“Enjoy a mixture of history and horse racing as our walk takes us through the glorious Coverdale countryside to the pretty and interesting Coverham Church. After lunch we will return over the famous High Moor Gallops to Middleham with the opportunity to view the ‘Middleham Jewel’ as we complete our walk.”
This morning I met up with my friend Lynne (dovegreyreader) in Ashburton. It’s our regular annual get-together which some years includes hikes on Dartmoor and others lunch or coffee and a natter at one of our favourite places in Ashburton – Moorish. We sometimes swop a little gift and this time I’d brought a knitting pattern for Lynne; she had kindly brought me a knitting pattern and the yarn to go with it. So, after we’d said our goodbyes I cadged a lift into Bovey Tracey in order to visit Spin-A-Yarn to buy the relevant knitting needles and get started.
There’s a walk that I’ve been looking forward to doing for several years. I found it when searching for more information about The Manor House, Hemingford Grey the location of Lucy Boston’s book “The Children of Green Knowe”. More recently, I read about Lynne’s visit to The Manor House on her blog The Dovegreyreader Scribbles. The walk appeared to have all the ingredients of a pleasant morning out in the Huntingdonshire countryside. So, as I happened to find myself here in Huntingdon this morning, I decided to try it out.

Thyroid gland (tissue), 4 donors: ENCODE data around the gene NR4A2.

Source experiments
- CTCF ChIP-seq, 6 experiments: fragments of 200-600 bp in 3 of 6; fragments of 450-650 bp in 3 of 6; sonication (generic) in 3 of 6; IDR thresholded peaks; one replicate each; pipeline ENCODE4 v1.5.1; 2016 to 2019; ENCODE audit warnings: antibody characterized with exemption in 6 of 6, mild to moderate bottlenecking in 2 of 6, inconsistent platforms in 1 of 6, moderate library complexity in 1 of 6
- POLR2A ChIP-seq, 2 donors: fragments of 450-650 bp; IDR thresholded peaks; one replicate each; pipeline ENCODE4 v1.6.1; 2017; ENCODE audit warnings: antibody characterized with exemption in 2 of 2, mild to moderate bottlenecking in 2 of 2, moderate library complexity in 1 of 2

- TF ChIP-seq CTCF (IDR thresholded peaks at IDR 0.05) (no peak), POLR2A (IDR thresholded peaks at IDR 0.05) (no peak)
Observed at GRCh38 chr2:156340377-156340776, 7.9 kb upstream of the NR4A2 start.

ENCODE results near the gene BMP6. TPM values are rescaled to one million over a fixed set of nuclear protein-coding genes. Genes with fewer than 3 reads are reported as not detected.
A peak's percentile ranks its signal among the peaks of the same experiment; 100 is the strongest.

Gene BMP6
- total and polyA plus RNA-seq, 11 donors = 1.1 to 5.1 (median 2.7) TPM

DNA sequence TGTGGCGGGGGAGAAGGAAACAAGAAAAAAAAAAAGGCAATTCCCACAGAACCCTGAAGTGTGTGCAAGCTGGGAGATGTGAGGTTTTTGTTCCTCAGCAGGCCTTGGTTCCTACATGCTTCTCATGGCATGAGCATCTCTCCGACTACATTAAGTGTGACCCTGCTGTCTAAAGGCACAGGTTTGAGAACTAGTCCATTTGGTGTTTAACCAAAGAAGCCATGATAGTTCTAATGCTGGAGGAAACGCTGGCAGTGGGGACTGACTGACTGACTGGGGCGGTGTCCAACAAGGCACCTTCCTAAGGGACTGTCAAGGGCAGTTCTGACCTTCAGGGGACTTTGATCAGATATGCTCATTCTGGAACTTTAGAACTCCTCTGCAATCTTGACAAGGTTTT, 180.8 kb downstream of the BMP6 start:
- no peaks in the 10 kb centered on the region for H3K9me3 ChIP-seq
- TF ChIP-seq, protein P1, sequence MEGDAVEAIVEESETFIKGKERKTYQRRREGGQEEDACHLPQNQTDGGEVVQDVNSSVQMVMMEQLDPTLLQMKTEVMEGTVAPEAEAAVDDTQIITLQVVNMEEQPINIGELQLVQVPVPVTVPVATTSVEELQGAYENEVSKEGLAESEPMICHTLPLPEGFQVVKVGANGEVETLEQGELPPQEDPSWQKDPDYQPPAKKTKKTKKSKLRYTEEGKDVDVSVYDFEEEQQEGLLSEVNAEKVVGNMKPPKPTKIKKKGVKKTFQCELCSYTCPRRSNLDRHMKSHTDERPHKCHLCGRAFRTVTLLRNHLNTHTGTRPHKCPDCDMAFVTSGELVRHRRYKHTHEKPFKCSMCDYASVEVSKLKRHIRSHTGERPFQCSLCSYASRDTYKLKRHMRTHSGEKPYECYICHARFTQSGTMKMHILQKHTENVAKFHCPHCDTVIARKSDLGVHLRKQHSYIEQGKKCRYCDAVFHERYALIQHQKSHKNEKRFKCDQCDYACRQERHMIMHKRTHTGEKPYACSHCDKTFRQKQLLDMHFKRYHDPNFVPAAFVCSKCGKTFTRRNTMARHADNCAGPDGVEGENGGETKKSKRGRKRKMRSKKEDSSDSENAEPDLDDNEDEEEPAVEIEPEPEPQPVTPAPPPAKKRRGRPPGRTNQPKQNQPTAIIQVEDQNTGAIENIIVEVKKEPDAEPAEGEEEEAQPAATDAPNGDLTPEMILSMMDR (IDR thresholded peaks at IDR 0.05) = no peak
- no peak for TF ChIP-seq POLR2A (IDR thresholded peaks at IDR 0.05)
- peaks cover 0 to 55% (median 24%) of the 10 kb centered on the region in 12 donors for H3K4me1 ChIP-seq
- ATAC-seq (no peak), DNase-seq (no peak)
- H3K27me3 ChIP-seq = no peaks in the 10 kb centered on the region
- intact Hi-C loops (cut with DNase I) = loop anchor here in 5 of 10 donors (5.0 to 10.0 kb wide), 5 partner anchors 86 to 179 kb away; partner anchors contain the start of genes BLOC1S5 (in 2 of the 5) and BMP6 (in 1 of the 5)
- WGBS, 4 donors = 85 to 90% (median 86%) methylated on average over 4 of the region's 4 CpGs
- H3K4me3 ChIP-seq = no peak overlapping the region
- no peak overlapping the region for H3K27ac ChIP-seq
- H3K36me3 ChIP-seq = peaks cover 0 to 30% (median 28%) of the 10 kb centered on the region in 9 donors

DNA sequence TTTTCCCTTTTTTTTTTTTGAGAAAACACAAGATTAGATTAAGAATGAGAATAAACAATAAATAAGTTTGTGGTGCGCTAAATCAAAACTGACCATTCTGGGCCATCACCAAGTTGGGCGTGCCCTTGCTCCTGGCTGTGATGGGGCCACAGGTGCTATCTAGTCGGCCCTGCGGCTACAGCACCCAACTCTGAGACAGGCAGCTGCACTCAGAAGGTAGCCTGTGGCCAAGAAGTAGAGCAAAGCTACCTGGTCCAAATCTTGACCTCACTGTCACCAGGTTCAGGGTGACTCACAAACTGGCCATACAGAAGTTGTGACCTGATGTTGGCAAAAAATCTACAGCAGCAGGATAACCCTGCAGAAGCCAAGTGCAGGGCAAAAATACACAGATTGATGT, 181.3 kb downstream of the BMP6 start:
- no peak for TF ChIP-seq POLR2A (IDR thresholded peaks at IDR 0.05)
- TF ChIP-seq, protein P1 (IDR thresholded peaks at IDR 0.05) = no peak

The 5 mile walk starts from the National Trust car park at Houghton Mill where there’s a Tea Shop and it’s possible to borrow a copy of the walk.
Yesterday I met my friend Ann at The Singing Ringing Tree. I had read about this sculpture or Panopticon, just over the border in Lancashire, in one of those magazines that you find in the pocket of your airline seat. It sounded fascinating. And indeed I can now say that it sounds fascinating too. The wind blows through the open pipes and amazingly creates music when you get close up to it (it’s a few 100 metres from the blustery car park).
The National Trust information board tells us
“Believe me, my young friend, there is nothing – absolutely nothing – half so much worth doing as messing about in boats”*
One of the chief delights at Ferry Cottage, Cliveden was the proximity to the River Thames. There are rough footpaths along the banks. And, lucky for us, the river trips started for the 2017 season that very weekend.
Last August I attended a family wedding celebration at Cliveden. We all stayed for one night in beautiful Spring Cottage which is part of the Cliveden House Hotel that occupies the main building at Cliveden. The whole estate belongs to the National Trust. You can read all about the story of Cliveden and its occupants (and scandals) elsewhere.
Spring Cottage, Cliveden